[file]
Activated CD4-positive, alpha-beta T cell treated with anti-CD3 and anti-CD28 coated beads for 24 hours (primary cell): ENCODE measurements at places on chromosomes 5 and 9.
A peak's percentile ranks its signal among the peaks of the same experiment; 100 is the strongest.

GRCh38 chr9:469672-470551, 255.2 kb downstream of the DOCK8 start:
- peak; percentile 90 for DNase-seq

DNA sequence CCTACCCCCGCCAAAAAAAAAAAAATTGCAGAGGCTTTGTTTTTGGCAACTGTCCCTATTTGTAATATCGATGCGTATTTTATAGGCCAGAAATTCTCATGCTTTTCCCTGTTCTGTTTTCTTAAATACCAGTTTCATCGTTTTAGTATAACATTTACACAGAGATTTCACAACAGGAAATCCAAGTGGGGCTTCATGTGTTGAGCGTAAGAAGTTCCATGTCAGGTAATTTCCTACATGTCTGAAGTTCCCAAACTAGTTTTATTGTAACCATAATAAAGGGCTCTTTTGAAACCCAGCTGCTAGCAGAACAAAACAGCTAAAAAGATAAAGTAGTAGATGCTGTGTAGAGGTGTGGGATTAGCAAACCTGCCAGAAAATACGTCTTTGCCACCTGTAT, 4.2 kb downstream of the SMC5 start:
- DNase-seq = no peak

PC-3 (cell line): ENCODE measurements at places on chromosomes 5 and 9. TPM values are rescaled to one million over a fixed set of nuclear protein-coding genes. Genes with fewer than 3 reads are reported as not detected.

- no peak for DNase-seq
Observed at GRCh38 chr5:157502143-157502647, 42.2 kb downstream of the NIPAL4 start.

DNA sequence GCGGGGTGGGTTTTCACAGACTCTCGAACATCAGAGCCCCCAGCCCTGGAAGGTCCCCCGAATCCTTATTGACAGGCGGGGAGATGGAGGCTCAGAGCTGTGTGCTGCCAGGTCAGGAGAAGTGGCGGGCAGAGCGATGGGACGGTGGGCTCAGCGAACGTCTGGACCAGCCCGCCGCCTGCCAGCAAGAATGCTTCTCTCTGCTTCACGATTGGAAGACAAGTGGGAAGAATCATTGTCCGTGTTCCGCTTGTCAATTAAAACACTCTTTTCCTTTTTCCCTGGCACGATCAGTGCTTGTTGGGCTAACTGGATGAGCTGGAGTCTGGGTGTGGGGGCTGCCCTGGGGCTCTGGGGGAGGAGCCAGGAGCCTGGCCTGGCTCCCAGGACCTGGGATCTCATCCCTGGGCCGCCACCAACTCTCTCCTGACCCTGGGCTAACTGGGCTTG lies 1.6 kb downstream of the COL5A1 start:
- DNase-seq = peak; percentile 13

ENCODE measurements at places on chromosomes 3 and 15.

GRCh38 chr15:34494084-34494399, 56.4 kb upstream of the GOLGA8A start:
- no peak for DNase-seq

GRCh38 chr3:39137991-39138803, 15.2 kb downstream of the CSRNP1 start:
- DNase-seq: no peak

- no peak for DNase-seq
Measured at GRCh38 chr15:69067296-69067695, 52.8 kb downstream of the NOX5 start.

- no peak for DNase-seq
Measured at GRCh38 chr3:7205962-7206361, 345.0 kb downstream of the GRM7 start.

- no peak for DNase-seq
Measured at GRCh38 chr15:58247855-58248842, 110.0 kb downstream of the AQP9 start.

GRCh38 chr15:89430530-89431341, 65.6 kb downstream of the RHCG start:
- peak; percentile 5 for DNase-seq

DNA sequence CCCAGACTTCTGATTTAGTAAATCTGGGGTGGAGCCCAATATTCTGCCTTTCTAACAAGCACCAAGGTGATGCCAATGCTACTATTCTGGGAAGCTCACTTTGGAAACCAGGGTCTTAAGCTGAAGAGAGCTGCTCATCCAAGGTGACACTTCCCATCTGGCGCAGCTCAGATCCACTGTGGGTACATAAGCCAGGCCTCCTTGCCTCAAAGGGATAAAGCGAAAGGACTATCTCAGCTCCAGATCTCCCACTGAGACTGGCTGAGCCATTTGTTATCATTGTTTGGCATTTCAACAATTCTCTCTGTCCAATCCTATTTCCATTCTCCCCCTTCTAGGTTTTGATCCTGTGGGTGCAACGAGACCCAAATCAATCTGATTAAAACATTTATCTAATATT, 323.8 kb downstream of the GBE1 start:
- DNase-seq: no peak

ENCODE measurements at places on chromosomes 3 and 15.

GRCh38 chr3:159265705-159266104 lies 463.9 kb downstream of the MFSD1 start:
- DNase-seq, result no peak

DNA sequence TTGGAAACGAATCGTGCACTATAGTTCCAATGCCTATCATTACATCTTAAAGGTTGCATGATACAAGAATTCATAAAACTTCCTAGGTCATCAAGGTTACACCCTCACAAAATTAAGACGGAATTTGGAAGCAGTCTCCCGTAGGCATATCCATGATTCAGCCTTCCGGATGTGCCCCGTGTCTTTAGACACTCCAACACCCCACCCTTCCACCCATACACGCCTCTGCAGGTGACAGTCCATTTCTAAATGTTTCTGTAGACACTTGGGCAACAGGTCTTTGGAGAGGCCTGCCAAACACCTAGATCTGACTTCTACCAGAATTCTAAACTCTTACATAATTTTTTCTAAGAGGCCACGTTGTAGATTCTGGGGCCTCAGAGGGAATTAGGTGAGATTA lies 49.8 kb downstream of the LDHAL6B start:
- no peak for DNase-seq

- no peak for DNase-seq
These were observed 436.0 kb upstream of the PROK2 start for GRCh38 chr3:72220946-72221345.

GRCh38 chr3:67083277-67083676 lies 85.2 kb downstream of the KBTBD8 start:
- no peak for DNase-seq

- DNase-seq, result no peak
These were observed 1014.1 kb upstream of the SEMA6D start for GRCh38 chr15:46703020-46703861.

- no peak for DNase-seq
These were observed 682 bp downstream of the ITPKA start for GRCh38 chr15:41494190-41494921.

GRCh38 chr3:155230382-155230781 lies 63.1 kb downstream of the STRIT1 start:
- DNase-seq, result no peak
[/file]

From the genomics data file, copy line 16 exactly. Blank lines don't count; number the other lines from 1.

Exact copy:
- DNase-seq: no peak